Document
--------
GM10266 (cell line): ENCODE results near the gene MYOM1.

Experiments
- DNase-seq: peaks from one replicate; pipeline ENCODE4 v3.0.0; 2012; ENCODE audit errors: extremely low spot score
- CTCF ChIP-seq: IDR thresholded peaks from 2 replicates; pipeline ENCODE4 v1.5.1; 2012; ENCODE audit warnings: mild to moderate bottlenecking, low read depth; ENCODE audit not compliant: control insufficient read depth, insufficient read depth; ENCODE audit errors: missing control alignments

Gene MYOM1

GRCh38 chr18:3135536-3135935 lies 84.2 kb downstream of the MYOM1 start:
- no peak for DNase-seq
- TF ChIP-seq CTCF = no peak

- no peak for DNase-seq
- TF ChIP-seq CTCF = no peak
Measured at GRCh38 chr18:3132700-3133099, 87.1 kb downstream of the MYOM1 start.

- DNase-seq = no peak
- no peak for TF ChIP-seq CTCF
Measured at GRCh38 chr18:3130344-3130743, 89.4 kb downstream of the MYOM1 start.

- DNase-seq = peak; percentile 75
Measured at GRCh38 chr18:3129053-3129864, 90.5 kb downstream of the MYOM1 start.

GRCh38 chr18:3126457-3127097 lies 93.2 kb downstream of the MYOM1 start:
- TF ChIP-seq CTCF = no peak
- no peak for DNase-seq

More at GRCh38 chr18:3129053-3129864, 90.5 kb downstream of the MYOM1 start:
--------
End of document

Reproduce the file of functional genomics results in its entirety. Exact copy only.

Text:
GM10266 (cell line): ENCODE results near the gene MYOM1.

Experiments
- DNase-seq: peaks from one replicate; pipeline ENCODE4 v3.0.0; 2012; ENCODE audit errors: extremely low spot score
- CTCF ChIP-seq: IDR thresholded peaks from 2 replicates; pipeline ENCODE4 v1.5.1; 2012; ENCODE audit warnings: mild to moderate bottlenecking, low read depth; ENCODE audit not compliant: control insufficient read depth, insufficient read depth; ENCODE audit errors: missing control alignments

Gene MYOM1

GRCh38 chr18:3135536-3135935 lies 84.2 kb downstream of the MYOM1 start:
- no peak for DNase-seq
- TF ChIP-seq CTCF = no peak

- no peak for DNase-seq
- TF ChIP-seq CTCF = no peak
Measured at GRCh38 chr18:3132700-3133099, 87.1 kb downstream of the MYOM1 start.

- DNase-seq = no peak
- no peak for TF ChIP-seq CTCF
Measured at GRCh38 chr18:3130344-3130743, 89.4 kb downstream of the MYOM1 start.

- DNase-seq = peak; percentile 75
Measured at GRCh38 chr18:3129053-3129864, 90.5 kb downstream of the MYOM1 start.

GRCh38 chr18:3126457-3127097 lies 93.2 kb downstream of the MYOM1 start:
- TF ChIP-seq CTCF = no peak
- no peak for DNase-seq

More at GRCh38 chr18:3129053-3129864, 90.5 kb downstream of the MYOM1 start: